A calculus of the absurd

21.2 Logics

21.2.1 Foundational things

These are the meta-definitions for any given logic (that is, they are kind of a “template” for defining a specific logic). Once we answer these questions, we have a logic!

  • Definition 21.2.1 An interpretation assigns a value to specified free symbols in a formula.

  • Definition 21.2.2 An interpretation is suitable for a formula if it binds all free variables.

  • Definition 21.2.3 Given a formula \(F\) (or a set of formulas), a model \(M\) is an interpretation for which \(F\) is true.

    In formulas, this is either

    \begin{align} & \mathcal {A}(F) = 1 \\ & \mathcal {A} \vDash F \end{align}

  • Definition 21.2.4 Logical consequence If for every interpretation whenever \(F\) is true, \(G\) is too, then we write

    \begin{align} F \vDash G \end{align}

  • Definition 21.2.5 Logical equivalence ???

    \begin{align} & F \vDash G \\ & M \vDash G \end{align}

  • Definition 21.2.6 Tautology notation If \(F\) is a tautology (informally it is always true) then we write

    \begin{equation} \vDash F \end{equation}

    That is, \(F\) cannot be derived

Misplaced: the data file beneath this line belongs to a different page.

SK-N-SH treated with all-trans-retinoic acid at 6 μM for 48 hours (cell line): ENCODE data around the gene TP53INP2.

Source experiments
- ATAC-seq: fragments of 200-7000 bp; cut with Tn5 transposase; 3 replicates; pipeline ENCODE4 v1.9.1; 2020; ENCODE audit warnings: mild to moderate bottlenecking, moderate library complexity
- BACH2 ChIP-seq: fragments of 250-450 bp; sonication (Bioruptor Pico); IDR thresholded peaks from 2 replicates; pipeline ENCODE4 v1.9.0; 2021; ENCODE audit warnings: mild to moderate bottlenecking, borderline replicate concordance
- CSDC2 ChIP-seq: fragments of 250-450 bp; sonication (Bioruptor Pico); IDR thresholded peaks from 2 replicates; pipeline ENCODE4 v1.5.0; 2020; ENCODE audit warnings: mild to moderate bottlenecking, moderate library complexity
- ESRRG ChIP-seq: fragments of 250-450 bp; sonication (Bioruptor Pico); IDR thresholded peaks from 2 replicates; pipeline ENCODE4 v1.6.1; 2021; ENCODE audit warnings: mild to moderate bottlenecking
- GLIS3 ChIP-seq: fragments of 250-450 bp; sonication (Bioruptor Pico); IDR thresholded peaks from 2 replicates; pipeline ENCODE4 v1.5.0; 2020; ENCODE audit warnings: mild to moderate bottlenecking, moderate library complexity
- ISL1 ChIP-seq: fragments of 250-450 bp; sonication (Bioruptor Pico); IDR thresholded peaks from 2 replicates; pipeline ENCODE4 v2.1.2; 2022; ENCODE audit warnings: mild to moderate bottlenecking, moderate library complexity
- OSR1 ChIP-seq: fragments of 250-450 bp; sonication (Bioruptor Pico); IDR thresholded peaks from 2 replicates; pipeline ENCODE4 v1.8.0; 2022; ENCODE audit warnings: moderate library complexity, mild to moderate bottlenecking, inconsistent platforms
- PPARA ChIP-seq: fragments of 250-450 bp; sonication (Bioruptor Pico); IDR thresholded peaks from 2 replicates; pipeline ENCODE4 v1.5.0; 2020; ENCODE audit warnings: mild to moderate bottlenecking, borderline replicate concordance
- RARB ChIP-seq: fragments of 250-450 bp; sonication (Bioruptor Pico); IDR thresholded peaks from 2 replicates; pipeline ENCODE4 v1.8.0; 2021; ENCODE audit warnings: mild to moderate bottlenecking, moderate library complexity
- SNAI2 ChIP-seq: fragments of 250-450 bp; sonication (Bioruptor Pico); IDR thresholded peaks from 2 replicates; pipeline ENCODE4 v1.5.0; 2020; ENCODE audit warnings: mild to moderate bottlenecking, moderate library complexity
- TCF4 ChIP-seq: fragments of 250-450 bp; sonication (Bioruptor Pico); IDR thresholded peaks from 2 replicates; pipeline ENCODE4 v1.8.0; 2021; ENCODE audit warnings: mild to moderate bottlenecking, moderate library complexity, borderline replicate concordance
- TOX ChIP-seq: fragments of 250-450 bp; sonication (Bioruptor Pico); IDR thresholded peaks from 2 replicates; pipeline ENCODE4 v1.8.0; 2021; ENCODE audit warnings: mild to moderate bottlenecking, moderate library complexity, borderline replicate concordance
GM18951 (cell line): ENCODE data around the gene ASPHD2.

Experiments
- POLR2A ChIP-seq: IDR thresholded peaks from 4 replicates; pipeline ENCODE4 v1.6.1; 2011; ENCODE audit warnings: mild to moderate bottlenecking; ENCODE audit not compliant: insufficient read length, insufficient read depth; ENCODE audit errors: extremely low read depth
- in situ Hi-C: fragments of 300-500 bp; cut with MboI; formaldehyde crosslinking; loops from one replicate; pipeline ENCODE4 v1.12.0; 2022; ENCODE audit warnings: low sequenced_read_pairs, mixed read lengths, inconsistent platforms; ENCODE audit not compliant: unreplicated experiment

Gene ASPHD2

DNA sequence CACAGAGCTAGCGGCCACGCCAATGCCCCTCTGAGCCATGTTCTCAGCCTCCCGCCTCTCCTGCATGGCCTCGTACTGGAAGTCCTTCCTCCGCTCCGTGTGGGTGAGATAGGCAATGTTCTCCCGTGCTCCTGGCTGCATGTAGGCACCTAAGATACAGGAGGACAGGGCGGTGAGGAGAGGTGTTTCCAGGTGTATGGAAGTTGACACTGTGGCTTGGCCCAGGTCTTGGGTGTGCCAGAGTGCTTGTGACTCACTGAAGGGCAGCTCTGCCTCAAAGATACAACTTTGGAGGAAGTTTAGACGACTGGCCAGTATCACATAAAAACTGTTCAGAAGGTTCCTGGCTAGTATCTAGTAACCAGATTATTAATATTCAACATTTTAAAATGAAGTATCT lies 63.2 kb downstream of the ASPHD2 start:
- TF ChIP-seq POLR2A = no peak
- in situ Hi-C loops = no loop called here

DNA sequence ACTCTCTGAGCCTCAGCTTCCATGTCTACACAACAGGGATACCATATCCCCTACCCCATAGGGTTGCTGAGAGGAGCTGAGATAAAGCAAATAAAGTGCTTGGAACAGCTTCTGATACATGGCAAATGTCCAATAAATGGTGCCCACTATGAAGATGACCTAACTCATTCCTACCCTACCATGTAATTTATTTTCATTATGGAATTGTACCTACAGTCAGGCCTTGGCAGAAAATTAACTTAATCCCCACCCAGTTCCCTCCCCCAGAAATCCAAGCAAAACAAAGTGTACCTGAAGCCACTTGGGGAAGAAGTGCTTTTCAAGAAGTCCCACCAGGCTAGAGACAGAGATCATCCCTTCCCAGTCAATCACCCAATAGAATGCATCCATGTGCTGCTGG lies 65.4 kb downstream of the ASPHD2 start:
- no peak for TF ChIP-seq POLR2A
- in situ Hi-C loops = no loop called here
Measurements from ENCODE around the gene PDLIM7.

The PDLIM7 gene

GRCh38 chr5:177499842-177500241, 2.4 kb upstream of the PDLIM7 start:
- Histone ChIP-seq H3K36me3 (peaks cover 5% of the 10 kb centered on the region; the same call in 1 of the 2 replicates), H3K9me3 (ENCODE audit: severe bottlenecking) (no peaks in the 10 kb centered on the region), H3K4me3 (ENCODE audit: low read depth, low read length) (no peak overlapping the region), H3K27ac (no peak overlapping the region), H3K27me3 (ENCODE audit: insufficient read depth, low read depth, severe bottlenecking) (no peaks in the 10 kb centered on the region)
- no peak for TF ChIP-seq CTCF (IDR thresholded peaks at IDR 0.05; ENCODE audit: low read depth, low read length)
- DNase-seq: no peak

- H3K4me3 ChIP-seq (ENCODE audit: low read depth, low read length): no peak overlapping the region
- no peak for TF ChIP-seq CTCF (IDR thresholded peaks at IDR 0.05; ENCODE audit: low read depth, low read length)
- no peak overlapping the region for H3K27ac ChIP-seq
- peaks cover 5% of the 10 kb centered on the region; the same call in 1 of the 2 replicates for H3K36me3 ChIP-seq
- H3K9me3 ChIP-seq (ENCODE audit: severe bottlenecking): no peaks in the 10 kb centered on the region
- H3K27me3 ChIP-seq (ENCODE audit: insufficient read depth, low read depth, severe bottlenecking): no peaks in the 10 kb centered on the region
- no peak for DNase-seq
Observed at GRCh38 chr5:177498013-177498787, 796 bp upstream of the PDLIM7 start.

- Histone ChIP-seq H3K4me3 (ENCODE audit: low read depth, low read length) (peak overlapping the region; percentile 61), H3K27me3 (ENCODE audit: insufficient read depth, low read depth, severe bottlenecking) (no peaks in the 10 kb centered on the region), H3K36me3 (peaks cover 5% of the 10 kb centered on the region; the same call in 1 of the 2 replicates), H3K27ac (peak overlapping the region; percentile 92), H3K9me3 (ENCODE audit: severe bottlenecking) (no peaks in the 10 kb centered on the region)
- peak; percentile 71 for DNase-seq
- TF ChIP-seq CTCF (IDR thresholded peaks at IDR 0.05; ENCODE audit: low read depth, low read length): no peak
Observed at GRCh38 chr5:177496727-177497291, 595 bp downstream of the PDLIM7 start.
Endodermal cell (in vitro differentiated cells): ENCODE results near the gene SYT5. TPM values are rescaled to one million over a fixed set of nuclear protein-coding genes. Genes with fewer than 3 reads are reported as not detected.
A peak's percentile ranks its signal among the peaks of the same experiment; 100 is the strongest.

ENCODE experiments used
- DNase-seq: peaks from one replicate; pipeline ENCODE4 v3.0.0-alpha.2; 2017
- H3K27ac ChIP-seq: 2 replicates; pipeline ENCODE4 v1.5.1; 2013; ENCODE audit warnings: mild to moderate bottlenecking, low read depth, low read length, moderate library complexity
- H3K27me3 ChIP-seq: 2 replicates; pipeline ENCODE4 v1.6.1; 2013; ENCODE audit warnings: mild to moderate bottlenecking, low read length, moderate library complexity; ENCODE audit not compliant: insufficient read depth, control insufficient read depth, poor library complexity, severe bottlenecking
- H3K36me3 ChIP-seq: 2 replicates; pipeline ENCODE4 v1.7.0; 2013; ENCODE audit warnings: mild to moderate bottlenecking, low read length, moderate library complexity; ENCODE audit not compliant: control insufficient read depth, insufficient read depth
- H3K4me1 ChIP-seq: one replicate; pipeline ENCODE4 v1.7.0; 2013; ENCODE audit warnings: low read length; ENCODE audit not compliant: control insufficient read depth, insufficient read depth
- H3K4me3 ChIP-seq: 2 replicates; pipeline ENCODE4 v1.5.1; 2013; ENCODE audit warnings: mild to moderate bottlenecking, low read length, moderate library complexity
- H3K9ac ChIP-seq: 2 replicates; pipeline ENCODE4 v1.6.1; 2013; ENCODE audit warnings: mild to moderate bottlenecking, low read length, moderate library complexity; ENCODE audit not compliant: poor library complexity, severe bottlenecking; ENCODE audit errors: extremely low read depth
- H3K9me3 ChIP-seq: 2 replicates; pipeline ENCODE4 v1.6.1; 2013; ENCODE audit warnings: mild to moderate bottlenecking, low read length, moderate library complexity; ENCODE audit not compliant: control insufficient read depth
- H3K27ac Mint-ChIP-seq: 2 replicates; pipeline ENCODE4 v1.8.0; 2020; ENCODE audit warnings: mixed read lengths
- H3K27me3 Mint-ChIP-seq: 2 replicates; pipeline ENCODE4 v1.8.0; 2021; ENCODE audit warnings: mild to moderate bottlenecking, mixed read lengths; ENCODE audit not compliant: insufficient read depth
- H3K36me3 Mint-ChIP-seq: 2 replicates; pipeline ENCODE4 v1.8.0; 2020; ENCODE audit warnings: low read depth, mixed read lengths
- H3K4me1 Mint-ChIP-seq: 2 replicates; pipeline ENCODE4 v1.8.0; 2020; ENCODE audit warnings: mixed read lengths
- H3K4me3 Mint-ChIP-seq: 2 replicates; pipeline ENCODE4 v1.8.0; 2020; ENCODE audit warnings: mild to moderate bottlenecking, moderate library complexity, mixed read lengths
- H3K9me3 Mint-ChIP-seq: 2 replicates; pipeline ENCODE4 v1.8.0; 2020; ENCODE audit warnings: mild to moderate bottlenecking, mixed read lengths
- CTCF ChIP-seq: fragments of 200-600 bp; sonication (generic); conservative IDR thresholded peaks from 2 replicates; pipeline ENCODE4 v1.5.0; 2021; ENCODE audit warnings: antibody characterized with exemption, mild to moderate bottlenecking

• Definition 21.2.7 Unsatisfiability If \(F\) is unsatisfiable we write

    \begin{equation} F \vDash \bot \end{equation}

  • Theorem 21.2.1 Relation between tautology and unsatisfiability We can prove that

    \begin{equation} \big ( \vDash F \big ) \iff \big (\lnot F \vDash \bot \big ) \end{equation}

    This apparently follows from what this means.

  • Theorem 21.2.2 Normal forms The statements of the theorem is that we can always write any formula in a normal form.

    Consider some formula in propositional logic, for which we have a truth table. We then consider the \(1\) entries. For these rows, we might have something in the form

    \begin{equation} \begin{pmatrix} A & B & C & F \\ 0 & 1 & 0 & 1 \end {pmatrix} \end{equation}

    Then we add a term which is one if and only if \(A = 0, B = 1, C = 0\). For example, in this case we would have something that looks a bit like

    \begin{equation} (\lnot A \land B \land \lnot C) \lor .... \end{equation}

    For conjunctive normal form, this is a little more complex, but we could do something like

    \begin{equation} (A \lor B \lor C) \land (...) \land ... \land (...) \end{equation}

    then instead of making terms one when the conditions trigger, we make terms zero when the conditions are not triggered.